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Understanding Strategic Corporate Research

Lockdown has proven challenging for industrial officers with the reduction of access to workspaces. When a large part of the workload has typically required visiting workplaces, what can you do when it isn’t necessarily feasible to do that? What can we do now that is both productive and can set us up for when many workers return to the workplace?

One area of union work that I love but doesn’t get much attention is strategic corporate research.

For those unfamiliar with SCR, it is the process of building a comprehensive picture of an employer and/or an industry. A SCR map should provide you with the right information you need to make both strategic and tactical decisions. When I first used SCR as a trainee organiser we were able to use it to identify workplaces to go into first, such as smaller companies rather than bigger ones that we weren’t really prepared for. Ever since that first experience, I’ve been a keen advocate.

Whether I’ve been in the private or public sector, undertaking SCR has always been useful. It’s enabled me to take a step back and work out all the possible problems and map a course of action. When resources are scarce, which employers do we target? Which workplace needs more support to develop reps?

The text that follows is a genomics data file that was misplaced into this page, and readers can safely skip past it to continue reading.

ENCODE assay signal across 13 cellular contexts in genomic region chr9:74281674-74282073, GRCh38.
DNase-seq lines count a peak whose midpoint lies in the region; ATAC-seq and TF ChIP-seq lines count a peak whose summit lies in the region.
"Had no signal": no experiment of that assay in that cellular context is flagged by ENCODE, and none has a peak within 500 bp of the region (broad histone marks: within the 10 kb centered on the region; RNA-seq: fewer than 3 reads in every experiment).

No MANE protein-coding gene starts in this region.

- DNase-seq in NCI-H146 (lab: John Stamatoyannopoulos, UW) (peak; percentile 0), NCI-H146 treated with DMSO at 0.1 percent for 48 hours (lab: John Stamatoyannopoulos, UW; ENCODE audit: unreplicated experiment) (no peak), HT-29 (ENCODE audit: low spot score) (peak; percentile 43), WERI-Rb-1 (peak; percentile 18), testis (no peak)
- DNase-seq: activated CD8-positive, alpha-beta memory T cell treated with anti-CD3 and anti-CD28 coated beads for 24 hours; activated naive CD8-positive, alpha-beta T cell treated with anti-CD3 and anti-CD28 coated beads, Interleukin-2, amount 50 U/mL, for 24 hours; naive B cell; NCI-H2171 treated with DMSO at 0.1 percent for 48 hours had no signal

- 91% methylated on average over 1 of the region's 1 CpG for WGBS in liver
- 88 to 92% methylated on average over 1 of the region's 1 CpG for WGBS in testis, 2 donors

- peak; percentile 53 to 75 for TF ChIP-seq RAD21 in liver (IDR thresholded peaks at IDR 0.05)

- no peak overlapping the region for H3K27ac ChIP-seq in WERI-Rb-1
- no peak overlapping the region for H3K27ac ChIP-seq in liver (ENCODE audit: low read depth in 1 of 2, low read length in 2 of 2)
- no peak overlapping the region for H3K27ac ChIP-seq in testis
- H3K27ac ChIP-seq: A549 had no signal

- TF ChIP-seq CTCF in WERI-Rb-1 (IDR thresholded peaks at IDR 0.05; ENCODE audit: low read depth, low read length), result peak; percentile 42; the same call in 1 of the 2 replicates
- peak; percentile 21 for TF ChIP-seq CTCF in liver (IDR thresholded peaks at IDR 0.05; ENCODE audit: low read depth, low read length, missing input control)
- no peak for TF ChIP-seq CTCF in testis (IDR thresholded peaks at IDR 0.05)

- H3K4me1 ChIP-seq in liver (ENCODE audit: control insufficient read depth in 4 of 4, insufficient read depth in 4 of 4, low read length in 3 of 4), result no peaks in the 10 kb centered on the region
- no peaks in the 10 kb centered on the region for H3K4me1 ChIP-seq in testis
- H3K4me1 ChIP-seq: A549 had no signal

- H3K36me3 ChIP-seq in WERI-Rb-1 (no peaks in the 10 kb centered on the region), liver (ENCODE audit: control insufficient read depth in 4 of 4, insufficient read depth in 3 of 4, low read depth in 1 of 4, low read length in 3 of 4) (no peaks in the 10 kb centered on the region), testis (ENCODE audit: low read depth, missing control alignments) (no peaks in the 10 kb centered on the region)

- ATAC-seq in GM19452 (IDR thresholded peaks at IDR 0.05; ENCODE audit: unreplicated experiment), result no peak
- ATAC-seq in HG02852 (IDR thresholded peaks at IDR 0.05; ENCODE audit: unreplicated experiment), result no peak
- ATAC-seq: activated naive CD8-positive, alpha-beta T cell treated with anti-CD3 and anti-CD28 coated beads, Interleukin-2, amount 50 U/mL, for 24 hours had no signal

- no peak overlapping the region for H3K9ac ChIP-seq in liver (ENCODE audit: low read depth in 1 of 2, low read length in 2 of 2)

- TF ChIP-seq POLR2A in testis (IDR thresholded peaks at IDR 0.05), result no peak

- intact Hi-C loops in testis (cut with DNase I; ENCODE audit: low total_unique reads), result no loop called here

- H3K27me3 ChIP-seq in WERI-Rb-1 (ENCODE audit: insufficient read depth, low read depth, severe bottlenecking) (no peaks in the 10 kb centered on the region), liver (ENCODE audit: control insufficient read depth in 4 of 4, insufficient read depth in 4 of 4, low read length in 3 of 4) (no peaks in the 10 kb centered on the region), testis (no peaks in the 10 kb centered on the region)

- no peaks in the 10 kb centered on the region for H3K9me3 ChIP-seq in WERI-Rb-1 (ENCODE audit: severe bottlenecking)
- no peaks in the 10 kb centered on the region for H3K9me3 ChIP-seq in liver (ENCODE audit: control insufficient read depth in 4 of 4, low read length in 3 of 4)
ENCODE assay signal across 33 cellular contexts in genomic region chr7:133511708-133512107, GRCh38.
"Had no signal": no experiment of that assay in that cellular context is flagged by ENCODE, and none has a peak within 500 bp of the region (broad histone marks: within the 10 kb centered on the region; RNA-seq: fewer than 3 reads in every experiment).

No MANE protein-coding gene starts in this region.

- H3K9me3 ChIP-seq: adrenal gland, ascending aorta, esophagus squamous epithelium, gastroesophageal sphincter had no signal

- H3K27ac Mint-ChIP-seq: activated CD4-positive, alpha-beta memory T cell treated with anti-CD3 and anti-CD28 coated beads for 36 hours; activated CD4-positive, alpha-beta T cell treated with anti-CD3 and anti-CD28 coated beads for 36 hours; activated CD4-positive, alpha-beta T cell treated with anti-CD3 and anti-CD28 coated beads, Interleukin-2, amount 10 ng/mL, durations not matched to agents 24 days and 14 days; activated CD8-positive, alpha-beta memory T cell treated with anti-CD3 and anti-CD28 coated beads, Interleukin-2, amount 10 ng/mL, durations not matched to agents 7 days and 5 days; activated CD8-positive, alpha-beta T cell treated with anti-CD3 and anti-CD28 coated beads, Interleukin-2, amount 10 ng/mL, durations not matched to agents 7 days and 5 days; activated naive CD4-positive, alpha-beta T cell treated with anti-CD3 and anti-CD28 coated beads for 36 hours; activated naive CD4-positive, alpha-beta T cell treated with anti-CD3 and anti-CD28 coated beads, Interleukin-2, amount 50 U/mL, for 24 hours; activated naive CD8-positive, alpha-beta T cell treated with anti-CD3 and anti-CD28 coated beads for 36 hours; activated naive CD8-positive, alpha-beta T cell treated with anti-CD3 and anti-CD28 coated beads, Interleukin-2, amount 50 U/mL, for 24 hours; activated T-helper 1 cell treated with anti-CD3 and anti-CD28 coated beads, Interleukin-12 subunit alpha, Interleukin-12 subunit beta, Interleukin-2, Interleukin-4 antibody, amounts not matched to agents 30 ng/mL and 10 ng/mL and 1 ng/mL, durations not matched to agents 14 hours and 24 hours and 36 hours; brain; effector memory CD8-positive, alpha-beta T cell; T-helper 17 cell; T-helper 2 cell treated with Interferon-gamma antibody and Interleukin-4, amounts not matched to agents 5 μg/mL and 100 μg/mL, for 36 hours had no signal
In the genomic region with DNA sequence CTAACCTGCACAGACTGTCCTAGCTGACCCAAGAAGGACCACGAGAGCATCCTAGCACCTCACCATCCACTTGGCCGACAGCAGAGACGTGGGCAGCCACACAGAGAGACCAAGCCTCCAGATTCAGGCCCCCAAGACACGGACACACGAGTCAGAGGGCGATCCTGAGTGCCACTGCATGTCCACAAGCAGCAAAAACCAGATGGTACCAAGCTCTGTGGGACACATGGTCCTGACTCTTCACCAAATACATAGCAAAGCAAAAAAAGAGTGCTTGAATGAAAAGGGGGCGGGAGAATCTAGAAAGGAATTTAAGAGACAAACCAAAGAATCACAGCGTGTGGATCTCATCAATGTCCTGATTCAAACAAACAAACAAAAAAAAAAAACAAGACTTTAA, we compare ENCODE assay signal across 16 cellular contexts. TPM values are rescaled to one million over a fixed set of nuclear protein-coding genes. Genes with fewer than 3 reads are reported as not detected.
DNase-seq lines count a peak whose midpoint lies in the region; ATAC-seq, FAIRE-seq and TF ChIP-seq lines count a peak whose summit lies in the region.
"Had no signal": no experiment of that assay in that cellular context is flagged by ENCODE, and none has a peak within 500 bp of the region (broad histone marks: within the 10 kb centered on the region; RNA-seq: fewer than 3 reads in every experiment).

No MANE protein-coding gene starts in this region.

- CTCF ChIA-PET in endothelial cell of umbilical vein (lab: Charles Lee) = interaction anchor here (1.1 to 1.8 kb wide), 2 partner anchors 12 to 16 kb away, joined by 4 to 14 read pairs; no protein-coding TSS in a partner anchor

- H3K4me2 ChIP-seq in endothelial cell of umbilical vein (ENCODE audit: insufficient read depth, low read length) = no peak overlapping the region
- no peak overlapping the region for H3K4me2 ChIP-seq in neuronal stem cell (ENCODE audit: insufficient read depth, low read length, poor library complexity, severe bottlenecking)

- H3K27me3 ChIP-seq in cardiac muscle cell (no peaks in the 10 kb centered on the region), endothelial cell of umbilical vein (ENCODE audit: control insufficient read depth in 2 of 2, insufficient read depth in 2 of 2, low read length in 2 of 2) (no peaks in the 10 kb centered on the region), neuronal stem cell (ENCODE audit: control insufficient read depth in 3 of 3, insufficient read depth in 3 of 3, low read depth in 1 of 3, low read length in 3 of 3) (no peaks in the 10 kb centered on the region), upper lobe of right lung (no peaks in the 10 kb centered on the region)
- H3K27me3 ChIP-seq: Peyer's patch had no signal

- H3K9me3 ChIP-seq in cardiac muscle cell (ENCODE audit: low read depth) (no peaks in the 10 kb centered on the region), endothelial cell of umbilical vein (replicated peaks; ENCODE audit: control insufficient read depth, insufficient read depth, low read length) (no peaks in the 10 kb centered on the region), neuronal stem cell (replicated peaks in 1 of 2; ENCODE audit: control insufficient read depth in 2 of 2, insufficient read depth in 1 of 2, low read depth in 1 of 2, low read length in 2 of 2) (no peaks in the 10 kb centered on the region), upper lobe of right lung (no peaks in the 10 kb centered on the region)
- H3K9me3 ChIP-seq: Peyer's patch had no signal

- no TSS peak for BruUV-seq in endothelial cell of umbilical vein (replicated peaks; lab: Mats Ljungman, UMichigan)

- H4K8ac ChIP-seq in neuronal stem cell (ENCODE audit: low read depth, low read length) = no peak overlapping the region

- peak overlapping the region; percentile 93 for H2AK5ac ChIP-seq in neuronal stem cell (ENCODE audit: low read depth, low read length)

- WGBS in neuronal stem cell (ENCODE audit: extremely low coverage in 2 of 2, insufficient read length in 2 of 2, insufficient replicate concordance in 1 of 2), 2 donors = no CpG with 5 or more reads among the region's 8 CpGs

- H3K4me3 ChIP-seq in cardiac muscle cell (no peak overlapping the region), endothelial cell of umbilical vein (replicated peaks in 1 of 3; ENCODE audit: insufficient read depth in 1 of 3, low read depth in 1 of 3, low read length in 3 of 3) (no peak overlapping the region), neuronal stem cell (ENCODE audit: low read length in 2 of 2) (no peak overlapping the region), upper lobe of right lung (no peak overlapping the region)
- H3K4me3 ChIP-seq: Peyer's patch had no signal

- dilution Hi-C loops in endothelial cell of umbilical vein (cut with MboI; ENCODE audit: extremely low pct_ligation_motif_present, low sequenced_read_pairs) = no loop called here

Following a clear pattern of information gathering in a systematic fashion ensures you don’t go off down rabbit holes or do a light job that tells you nothing. I would recommend the Tom Juaravich models as a starter to undertaking SCR. These maps are tailor made for public/non profit and private employers (they are also US focussed so I adapt as necessary). However, I can see that, for example, in the creative sector it is difficult when employers come and go so quickly to put something like this together, which is why industry maps can help.

There are so many ways to put together the information and visualise data, from a map on a wall to spreadsheets, the world is your oyster. However, you need to ensure that the information you collect not only complies with GDPR but also is readily available to other members of staff. If at all possible, I would hold that information on your CRM so that it is easily accessible to all. And this is key. The point of the SCR is not just to hoard information for yourself but to share and collaborate with colleagues.

Like all union activities, I see SCR as an opportunity to organise. I talk often about building a union house. It’s important therefore to see it as a living, breathing document which is regularly used, shared and updated, working alongside other data gathering exercises such as casework notes (enabling trends to be identified), membership stats etc.

Using it to organise means it’s important to seek out as much help in putting it together as possible. If a union is big enough to have a research department, what can they tell you? What do local reps on the ground have to say about certain aspects of the workplace? Explore and engage as many avenues and colleagues as possible.

Remember - you don’t need all the answers straight away but use the model and process to help you think about what you need, and why. Use it to help you plan effectively and use your resources as best as you can.

If your union is making it’s SCR journey, let us know how it is going or contact us to help.

Register for our next webinar on 'effective messaging during a crisis' with Rob Yeldham from the CSP and media colleagues from the NEU here.